When we love recklessly and focus on seeing, believing, and fighting for the good in people, it doesn't only change our world; it changes us too. When our response to conflict and tribulation is to ask what more we can do in the name of love, we change our perspective. To be reckless means to choose to take an action, despite rational thought telling us otherwise. The more we choose to be reckless, the more our rational thought adjusts to compensate. This in turn removes the inhibitions of what we believe is possible, allowing us to think of the world not as it is, but as it ought to be - and that is certainly a good thing.
And so my prayer for you is that you respond to the obstacles in your life not with frustration, anger, or disappointment, but with a response that throws reason out the window, and just loves.
One of the things that I hope you learn about me is how much I love the epic. The epic story, movie, music, view, experience, ride - I love it all. C. S. Lewis in his book, Mere Christianity says that "Music is the closest thing to heaven we will ever experience on earth." What a beautiful statement of a deeply emotional, primal, overwhelming experience of music, and what a magnificent description of the epic; it is the closest thing to heaven we will ever experience on earth.
And that's what we all want, isn't it? To experience heaven in all its glory, to experience perfection, to experience existence - friendship, relationship, joy - the way it ought to be.
Ayn Rand considers this the definition of Romanticism with a capital 'R'. In the preface to her book, The Fountainhead, she writes:
Longevity - predominantly, though not exclusively - is the prerogative of a literary school which is virtually non-existent today: Romanticism. This is not the place for a dissertation on the nature of Romantic fiction, so let me state - for the record and for the benefit of those students who have never been allowed to discover it - only that Romanticism is the conceptual school of art.
It deals, not with the random trivia of the day, but with the timeless, fundamental, universal problems and values of human existence. It does not record or photograph; it creates and projects. It is concerned - in the words of Aristotle - not with things as they are, but with things as they might and ought to be. And for the benefit of those who consider relevance to one's own time as of crucial importance, I will add, in regard to our age, that never has there been a time when men have so desperately needed a projection of things as they ought to be.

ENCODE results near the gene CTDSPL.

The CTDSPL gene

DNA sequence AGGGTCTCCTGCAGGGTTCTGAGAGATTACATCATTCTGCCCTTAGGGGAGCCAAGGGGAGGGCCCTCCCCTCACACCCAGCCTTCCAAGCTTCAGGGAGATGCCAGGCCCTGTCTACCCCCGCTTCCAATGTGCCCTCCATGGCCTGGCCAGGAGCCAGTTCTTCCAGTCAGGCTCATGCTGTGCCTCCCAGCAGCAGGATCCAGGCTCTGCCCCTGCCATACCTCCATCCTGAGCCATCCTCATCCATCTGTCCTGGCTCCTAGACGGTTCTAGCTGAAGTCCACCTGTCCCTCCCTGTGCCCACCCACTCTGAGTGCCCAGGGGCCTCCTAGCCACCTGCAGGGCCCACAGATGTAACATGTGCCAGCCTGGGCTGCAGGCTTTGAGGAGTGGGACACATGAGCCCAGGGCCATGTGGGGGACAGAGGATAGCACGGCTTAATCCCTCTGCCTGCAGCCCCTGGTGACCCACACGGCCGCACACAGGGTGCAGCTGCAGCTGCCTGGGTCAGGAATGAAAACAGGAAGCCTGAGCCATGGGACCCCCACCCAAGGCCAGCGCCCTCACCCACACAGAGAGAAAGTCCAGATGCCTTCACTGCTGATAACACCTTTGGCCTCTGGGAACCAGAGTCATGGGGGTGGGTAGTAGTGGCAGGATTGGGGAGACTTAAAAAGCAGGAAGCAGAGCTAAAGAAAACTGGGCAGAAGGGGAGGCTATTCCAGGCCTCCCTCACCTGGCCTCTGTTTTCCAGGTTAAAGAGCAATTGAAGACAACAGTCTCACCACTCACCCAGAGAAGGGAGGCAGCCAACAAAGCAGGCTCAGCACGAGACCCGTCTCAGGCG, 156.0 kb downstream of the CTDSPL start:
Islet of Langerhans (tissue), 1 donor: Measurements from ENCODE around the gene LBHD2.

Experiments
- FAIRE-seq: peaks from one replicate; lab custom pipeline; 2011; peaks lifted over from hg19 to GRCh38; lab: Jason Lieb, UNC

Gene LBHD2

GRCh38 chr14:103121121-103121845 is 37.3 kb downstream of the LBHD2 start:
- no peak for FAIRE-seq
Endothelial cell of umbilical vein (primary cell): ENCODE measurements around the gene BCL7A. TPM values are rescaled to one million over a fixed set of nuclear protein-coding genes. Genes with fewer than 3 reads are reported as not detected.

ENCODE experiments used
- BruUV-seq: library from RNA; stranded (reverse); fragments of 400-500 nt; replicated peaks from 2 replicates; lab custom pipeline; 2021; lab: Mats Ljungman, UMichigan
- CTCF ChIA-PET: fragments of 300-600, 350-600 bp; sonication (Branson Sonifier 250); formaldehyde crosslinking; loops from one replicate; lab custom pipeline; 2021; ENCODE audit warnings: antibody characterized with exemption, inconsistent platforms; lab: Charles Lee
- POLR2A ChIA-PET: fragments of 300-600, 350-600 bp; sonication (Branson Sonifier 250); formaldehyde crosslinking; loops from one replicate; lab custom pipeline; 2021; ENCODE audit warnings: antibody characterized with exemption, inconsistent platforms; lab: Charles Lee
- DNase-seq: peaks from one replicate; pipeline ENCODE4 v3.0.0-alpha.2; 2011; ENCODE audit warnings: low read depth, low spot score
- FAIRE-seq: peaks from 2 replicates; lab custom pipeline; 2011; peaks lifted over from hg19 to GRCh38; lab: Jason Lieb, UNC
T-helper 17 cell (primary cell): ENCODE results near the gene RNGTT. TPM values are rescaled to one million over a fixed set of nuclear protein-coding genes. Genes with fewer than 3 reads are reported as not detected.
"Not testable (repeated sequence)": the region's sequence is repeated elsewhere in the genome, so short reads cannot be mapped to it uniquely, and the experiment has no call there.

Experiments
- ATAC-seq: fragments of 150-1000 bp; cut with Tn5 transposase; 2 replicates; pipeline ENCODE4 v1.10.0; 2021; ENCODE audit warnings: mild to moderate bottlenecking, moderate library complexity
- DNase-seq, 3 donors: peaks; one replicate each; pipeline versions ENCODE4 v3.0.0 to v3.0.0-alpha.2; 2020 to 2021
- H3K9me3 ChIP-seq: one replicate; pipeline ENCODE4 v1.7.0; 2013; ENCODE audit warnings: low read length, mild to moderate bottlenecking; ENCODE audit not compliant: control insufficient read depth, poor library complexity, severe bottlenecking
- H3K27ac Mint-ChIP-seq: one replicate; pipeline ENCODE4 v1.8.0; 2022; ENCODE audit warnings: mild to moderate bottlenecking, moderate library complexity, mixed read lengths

I've spent much of my youth thinking about things as they ought to be, and trying my best to turn those thoughts to reality. Now that you’ve just turned 4 months old, I realize that my thoughts have shifted slightly; the grandiose statement I would spend hours thinking about - how the world ought to be - now has a minor shift in it.
I now think of how I believe the world ought to be for you.
If there's anything I've learned over my short existence, it's that life is what you make of it. The pursuit of something greater, of something epic, of making the world a little more like how you believe it ought to be; these noble pursuits take a series of events and elevate them into something much more than the sum of their parts. They take our lives and give them meaning, direction, and purpose. They allow us to exercise passion, ingenuity, excellence; beautiful qualities of the human spirit.
And that is certainly the way the world ought to be.
And so my hope for you is that you too would live life looking for the epic, basking in the moments when you find it. Take time to think about the world as it ought to be, surround yourself with people that share that vision, and remember that passion is contagious; if you dream big and continue dreaming big, those around you will start doing the same.